GO MEANS GO was stoked be a part of the Bicycle Film Festival this year, and is already looking forward to next year. As the world tour starts winding down, there are only a few cities left. If you haven’t been, then get after it. The films that play during the BFF are top notch, and the people that make it happen love bikes, bike culture, and bike movies!
As I look outside, I see what in Alaska, we call a “Sucker Hole.” Basically, you see sunlight peeking through the clouds- get excited, throw on some clothes, more than likely forgetting rain gear, and run outside, only to be met by the rain, which was waiting for you just around the corner.
Here is a video that cheered me up as I saw the first drops fall.
I don’t have to tell you that your tires play an important role while riding a bike. Take a look at any bike shop and you’ll see different tires for every common wheel size, and every application. When it comes to riding a fixed gear, they are not only your only point of contact with the road; they act as brake pads. They also work as shock absorption in pot hole ridden streets and in tricks that seem to be getting bigger by the day.
BMX, cyclocross and mountain biking have played a large, though understated role in the evolution of the fixed gear; riders realizing that parts on these bikes, though possibly weighing in a little more than what is available for track bikes, will not break as often when they go for that 6 stair they’ve had their eye on. A lot of companies have jumped on the bandwagon when it coomes to this fixed gear trick thing. Dozens of frames are being produced purporting to be built for tricks and urban riding, some performing better than others. Many forks wouldn’t allow bar spins with a 700c wheel, or they would bend while performing tricks, so forks evolved into something looking like a big bmx fork. Most other parts were taken care of, robbed off of peoples bmx or mountain bikes. What’s missing? Tires. When skid tricks were king, there were a few tires boasting the ability to skid through hell and back. Well, tricks evolved a little- they got bigger, and the demands for rubber changed.
Fyxation saw the writing on the wall. Tires needed to change. Skid tricks were fading and kids were going bigger and bigger with air, gaps, and drops. Something that provided traction was necessary. And a little fatter than a 25, without putting a knobby cyclocross tire on. Enter: The Fyxation Session 700. Fyxation is a company bourne of the evolution that take place as new ground is broken. The Session is a 700 x 28c tire made with bead to bead tread, resembling a bmx tire. The tire is foldable, and built tough, with a 120 TPI carcass. By my measurements, they are 29mm at their widest point.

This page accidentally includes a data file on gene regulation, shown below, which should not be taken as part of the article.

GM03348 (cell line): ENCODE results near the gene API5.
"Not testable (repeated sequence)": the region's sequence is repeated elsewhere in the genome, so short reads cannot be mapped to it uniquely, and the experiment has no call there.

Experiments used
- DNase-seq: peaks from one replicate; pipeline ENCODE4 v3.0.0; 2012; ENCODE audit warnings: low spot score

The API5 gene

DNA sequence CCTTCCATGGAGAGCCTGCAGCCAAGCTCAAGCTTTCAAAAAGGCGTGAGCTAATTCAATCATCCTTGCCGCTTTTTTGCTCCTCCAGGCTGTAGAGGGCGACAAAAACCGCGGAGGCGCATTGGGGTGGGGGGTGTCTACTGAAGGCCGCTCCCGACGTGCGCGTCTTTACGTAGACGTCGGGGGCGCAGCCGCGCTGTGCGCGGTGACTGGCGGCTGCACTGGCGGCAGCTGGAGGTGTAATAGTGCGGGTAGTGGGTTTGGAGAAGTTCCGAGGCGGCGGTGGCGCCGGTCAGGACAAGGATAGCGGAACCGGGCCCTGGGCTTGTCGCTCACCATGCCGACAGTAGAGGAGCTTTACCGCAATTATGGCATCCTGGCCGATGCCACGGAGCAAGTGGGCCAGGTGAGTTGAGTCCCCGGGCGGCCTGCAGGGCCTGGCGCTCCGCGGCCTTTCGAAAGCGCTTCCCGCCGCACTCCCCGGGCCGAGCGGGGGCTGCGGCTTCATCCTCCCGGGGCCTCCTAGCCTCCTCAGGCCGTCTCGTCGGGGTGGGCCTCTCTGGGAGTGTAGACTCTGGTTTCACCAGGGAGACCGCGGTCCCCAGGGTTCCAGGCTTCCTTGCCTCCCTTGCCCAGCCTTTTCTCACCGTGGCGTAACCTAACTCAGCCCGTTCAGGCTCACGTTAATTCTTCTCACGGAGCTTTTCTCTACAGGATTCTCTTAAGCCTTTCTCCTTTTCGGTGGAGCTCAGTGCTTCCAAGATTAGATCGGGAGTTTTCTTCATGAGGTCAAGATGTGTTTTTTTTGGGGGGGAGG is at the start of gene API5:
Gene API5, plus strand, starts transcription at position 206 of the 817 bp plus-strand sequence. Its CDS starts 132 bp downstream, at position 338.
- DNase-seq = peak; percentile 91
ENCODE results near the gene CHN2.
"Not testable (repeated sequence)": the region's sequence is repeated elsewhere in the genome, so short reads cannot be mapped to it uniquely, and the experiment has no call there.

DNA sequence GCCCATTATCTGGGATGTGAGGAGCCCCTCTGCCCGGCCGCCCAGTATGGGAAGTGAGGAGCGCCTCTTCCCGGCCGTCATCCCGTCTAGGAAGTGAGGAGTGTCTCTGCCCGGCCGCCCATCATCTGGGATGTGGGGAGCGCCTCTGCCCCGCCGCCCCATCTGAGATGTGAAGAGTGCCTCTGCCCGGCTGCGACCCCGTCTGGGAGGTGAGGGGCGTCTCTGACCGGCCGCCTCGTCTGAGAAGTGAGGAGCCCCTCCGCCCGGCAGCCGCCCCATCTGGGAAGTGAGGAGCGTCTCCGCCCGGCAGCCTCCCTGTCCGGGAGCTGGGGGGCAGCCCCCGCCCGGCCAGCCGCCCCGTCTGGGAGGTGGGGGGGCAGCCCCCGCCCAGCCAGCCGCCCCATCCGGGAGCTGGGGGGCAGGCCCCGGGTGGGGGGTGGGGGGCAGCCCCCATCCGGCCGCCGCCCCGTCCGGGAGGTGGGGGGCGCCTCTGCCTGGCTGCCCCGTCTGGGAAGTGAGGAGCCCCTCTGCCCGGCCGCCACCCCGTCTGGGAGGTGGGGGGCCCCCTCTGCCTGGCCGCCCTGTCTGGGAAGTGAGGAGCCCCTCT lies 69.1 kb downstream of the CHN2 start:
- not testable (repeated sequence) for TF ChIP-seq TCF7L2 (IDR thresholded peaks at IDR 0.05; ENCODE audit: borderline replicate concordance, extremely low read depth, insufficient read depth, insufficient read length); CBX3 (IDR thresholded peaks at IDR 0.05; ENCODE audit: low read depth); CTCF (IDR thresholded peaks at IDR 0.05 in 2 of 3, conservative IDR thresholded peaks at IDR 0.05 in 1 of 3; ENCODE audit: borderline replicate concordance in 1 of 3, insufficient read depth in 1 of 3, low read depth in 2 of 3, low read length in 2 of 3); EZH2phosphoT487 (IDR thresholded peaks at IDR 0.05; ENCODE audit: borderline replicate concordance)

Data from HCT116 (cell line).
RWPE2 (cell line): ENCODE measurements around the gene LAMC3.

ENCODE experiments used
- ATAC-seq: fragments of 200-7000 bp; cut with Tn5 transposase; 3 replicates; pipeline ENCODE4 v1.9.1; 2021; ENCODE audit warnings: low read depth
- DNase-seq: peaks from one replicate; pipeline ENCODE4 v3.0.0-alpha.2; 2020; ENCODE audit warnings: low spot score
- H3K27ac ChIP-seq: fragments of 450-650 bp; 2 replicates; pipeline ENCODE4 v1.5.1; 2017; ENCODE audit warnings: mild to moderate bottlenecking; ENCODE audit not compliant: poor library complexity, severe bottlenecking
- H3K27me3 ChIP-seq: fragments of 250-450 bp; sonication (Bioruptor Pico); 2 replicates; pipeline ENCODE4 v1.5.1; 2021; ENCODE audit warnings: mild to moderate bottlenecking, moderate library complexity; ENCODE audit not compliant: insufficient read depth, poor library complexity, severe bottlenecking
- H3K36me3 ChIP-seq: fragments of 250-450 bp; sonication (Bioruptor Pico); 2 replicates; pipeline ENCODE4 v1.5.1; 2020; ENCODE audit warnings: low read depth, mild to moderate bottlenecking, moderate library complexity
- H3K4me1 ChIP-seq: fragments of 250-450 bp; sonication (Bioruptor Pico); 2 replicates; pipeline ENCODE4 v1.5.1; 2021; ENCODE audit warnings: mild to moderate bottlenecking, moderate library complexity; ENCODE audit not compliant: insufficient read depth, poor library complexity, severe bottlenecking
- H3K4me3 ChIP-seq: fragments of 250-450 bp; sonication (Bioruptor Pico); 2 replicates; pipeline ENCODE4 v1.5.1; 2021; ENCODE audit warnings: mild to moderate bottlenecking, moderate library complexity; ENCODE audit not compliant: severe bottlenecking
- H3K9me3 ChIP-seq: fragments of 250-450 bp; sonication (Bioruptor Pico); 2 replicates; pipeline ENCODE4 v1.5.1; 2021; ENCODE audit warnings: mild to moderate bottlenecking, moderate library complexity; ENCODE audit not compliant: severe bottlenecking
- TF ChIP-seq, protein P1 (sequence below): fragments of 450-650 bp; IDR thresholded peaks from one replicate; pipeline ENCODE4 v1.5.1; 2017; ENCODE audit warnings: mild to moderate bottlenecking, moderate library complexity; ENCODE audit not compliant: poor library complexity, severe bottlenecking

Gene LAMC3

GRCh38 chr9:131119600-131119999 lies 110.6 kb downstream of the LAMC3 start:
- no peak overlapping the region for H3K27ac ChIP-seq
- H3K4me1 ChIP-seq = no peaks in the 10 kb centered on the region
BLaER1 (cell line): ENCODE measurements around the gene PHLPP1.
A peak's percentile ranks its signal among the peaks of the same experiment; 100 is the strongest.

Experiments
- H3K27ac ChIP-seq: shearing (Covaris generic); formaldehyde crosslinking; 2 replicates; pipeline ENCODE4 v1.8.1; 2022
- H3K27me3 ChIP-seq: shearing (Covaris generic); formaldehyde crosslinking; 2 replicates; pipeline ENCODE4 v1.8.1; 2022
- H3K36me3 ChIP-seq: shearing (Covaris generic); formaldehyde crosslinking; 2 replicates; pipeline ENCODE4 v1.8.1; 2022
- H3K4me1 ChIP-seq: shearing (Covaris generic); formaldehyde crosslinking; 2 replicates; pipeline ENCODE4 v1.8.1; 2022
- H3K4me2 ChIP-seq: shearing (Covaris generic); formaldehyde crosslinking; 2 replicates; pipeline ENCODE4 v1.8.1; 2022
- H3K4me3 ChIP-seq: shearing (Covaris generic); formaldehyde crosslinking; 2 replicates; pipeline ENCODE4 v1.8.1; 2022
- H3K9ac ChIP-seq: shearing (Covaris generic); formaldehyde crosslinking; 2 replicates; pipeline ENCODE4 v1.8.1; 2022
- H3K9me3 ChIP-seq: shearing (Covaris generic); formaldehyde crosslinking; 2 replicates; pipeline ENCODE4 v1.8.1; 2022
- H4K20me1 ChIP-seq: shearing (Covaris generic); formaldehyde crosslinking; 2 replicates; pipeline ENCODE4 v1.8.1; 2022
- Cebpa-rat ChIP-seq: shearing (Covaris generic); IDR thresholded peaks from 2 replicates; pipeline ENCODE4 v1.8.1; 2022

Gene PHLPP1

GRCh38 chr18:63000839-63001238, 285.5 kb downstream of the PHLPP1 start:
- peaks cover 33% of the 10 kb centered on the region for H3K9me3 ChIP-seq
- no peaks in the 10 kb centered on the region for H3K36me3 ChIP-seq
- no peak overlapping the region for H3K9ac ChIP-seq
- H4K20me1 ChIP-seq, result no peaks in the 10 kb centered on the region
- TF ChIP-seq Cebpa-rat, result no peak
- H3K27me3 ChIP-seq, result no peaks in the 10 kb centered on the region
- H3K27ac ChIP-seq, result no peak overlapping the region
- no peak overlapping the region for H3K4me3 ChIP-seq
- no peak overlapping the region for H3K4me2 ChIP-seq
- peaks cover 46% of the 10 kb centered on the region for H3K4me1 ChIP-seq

Fyxation sent me a set of the black Sessions, and I’ve been riding them for nearly a month. So far I’m very happy with the results. The weather here in Seattle is quickly becoming fall-like. In the time that I’ve been testing these tires: the leaves have fallen, the rains have come, and it’s gotten much colder in the evenings. A great test for tires. I have been happy with their handling, cornering, and their “Cushion for the pushin”
Fyxation doesn’t market these tires as “skidding tires.” I have found them very grippy on dry ground , and as such, it doesn’t feel like you’ll win any skid competitions with them. This grip allows for more control on dry ground, which I prefer over a tire that easily skids. That being said, and in an effort to give them a full test, I’ve been skidding more than I usually do, and they have done just fine. I ride my tires at around 100psi (recommended 80-110psi), and they offer a good balance of shock absorption and ride quality.
Available in a rainbow of fruit flavors, they are also available in black and brown with white sidewalls. They will soon make available a “Dual-Compound” tire, with a harder center strip, for those that want a mix between grip and skidability. From what Ben at Fyxation tells me, a 23c is coming soon as well. Many fixed gear trick riders are riding fatter tires- 32c or even 38c. I can’t speak to whether or not Fyxation will be bringing out a wider tire. I can say that if bikes continue to evolve, you can expect Fyxation to keep their ear to the ground.
Stopped by the final race in the MFG Cross series yesterday, held at Woodland Park. The occasional sprinkle, and cool weather made for a perfect cross day. I can’t express how pumped I am that Seattle has finally allowed a cross event to take place within the city limits. Woodland Park was a great park to host the event, and I hope that all that attended had a good time. I didn’t make it to the wrap party at Brouwer’s post race, but I’m sure it was a blast. I snapped a few photos and got to see Benny, though I missed his race. Cross racing is a great spectator sport, and Raleigh even had test bikes available if people wanted to get muddy.
My computer is in need of many updates, so I can’t see the posted results, but you can HERE
I hope that James, riding for uBRDO did well, he has been in the top of Men’s Cat 3 for this series. Good on ya.
If you attended, or even if you didn’t, but you are supportive of more races being held in Seattle City Parks, please let your voice be heard. For whatever reason, the supporters of these events are not as vocal as the few negative Nancy’s out there. So sing sweet songs from your rooftops to the City of Seattle – and let them know that you encourage them in working with local race promoters. You can email these folks at the Seattle Parks Department with your kudos: